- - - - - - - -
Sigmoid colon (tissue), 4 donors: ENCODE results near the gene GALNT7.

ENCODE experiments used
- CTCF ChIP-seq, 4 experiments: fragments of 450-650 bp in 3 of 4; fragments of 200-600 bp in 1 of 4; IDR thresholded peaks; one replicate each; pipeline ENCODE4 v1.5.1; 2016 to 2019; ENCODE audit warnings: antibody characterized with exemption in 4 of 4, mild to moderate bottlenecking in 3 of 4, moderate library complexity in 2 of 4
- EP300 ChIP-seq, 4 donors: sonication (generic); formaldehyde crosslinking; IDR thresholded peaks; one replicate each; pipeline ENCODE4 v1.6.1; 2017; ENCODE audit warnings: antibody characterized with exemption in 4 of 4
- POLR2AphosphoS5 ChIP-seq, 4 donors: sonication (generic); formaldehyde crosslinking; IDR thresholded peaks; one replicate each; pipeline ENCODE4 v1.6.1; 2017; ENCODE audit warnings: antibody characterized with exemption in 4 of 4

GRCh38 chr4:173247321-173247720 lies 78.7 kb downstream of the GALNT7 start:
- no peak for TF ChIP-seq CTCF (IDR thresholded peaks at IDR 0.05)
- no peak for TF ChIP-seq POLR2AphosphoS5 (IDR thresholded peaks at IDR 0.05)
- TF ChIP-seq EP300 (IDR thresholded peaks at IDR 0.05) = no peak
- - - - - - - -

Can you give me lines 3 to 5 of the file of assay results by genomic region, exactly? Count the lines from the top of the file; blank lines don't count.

- CTCF ChIP-seq, 4 experiments: fragments of 450-650 bp in 3 of 4; fragments of 200-600 bp in 1 of 4; IDR thresholded peaks; one replicate each; pipeline ENCODE4 v1.5.1; 2016 to 2019; ENCODE audit warnings: antibody characterized with exemption in 4 of 4, mild to moderate bottlenecking in 3 of 4, moderate library complexity in 2 of 4
- EP300 ChIP-seq, 4 donors: sonication (generic); formaldehyde crosslinking; IDR thresholded peaks; one replicate each; pipeline ENCODE4 v1.6.1; 2017; ENCODE audit warnings: antibody characterized with exemption in 4 of 4
- POLR2AphosphoS5 ChIP-seq, 4 donors: sonication (generic); formaldehyde crosslinking; IDR thresholded peaks; one replicate each; pipeline ENCODE4 v1.6.1; 2017; ENCODE audit warnings: antibody characterized with exemption in 4 of 4